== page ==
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As athletes, the Petersens admit to being almost elderly, but they say the calendar cannot outrun their legs. "Our dream is never to stop," Pete says. "We'll just keep going nine miles an hour until we drop. You know those times in high school, those times when you had such good fun, such good times that you couldn't believe it? That's the kind of time we're having now: going for our run and then to the beach to splash each other with water. That's fun."
When they first met, Pete was a Marine and Sue was dating a dental student and thinking about marriage. Often she practiced writing the names-to-be: "Dr. and Mrs...." By comparison, Pete looked to be a poor catch. He had a burr haircut and still had several years to go in the service, but he had a sense of humor and he was industrious. Sue forgot about the dental student and married Pete. That was 13 years ago. They lived at the Marine base in Jacksonville, N.C. She worked as a legal secretary, and they saved every penny they earned for the down payment on a house.
Since then, they have been in it together, through reveille, the house payments, the kids, and now the running. Says Sue, "What happened to Pete and me is that for the last three years, every step we've taken has been side by side. Your body cycles start to get in tune. We run as a team and it adds something. There are times when I feel sorry for the young girls running. They feel like they have to do well every time. And if they don't, they drop out to save themselves, rather than just finishing. To us, finishing is the most important."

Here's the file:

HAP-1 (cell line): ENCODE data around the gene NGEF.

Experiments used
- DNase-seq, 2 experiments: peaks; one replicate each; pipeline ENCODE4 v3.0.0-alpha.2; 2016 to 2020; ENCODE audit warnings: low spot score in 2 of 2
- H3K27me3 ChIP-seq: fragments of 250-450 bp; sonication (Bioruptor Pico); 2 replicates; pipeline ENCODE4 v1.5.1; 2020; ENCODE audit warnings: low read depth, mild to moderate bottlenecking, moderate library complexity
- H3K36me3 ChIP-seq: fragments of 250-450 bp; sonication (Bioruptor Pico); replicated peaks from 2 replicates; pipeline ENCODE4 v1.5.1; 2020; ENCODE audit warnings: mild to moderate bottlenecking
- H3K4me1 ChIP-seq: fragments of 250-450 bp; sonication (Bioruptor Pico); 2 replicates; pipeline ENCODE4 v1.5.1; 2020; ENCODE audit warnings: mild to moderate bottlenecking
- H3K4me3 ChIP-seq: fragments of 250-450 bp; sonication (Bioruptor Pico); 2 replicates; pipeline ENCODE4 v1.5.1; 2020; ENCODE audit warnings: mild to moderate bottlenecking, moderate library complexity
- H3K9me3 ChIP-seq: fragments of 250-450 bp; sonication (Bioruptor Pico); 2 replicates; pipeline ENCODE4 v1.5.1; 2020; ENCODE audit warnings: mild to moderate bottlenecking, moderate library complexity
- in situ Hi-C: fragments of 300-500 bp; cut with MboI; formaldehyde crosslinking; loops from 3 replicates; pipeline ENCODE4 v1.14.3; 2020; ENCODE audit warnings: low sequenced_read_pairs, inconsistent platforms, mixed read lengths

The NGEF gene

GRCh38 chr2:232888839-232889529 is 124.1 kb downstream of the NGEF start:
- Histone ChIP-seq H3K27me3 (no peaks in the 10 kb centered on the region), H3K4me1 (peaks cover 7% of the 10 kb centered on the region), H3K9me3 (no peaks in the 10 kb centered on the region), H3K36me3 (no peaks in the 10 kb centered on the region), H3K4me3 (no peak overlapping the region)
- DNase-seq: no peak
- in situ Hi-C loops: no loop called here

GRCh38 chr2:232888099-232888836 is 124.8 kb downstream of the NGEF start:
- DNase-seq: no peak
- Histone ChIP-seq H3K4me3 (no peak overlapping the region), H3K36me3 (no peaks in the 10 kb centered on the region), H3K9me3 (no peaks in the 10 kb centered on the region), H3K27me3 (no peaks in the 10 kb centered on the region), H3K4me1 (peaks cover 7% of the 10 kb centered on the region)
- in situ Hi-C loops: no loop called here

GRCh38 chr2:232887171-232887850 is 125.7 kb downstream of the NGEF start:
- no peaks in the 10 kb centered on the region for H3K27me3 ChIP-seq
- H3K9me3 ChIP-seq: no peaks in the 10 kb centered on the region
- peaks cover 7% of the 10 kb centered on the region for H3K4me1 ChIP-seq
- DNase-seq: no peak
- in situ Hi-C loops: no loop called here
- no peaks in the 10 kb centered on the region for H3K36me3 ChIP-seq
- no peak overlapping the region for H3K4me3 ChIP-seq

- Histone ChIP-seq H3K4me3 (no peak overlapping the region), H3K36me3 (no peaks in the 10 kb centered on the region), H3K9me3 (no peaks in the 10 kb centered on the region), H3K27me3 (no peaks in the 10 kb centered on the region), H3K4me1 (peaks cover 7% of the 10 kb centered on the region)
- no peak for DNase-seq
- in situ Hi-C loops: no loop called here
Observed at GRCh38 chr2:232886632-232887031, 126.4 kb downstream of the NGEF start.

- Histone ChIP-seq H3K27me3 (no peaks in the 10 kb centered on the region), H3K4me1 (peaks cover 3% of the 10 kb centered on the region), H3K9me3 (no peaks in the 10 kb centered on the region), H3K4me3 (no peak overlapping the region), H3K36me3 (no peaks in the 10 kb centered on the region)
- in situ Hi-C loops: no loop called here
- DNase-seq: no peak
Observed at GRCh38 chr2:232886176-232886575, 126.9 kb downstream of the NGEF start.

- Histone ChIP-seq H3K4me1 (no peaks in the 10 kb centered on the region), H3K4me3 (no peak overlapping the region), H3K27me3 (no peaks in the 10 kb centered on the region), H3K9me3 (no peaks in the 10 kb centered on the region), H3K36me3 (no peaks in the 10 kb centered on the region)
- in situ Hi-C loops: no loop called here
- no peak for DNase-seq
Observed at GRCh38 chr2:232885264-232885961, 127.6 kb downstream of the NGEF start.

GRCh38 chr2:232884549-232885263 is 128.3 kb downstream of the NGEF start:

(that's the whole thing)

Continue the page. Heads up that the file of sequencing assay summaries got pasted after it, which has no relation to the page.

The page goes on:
Two things bother the Petersens. One is possible damage to Pete's ego. His friends can call him "Sue's husband" with impunity, but he does not chuckle quite as heartily when strangers do the same thing. Sue, meanwhile, occasionally encounters resentment from women runners who think it unfair that during races Pete is alongside, helping her to keep to a pace. "I've been upset by comments a few times," she admits. "The thing they don't understand is that if I wasn't running with Pete, I would be out there running with some other man. All the women race alongside the men. I think some of them resent that their husbands don't run with them. However, many of them are divorced. And you'll find a lot of them are women's libbers. They're waiting for the day when there will be women's marathons and men's marathons. None of this togetherness stuff."
When Sue went to Cincinnati this spring for an 18-mile road race, it was the first time she had been away from her husband—and she didn't enjoy it. "I'm just not into feminism, which surprises people," she says. "I don't need to be more independent. I guess I'm just a contented cow, really. I'm happy. Running is important, but it's not the most important thing. My family is." It took several months of persuasion before Pete convinced her that traveling overseas was the best way for her to help the cause of women's marathoning.
Pete says Sue has come out of the kitchen and "is keeping up with the 21-year-olds." Their next goal is a time of 2:40. Sue is not being altogether altruistic in lobbying for the inclusion of the women's marathon in the 1984 Olympics. By then she will be only 39, which was Jack Benny's age. "I'm not over the hill yet," she says.
If Sue does get a chance at the Olympics—and not many housewives have—one of the questions she will encounter is how being in love affects her running. In boxing, managers will not let their fighters near a woman for months before a bout. The Petersens are not that strict about training. Last year in Eugene, Ore., on a rainy afternoon the day before a marathon, they retired to their motel room and enjoyed a bottle of wine and the delights of young lovers. The next day they turned in their fastest time ever.
Tangible rewards for being the nation's premier running couple have already begun to accumulate. Clothing manufacturers give them running outfits, and they are asked to speak at clinics. After a race in New York City they were invited to Studio 54. They almost did not go because they thought it was an art gallery.
Morning at Laguna Beach is the Petersens' favorite time and place. They come down out of the hills after their workout, and then they wade into the Pacific, splashing water at each other and laughing a lot. Behind them the sun is rising. The air is clean. No wonder they love it so.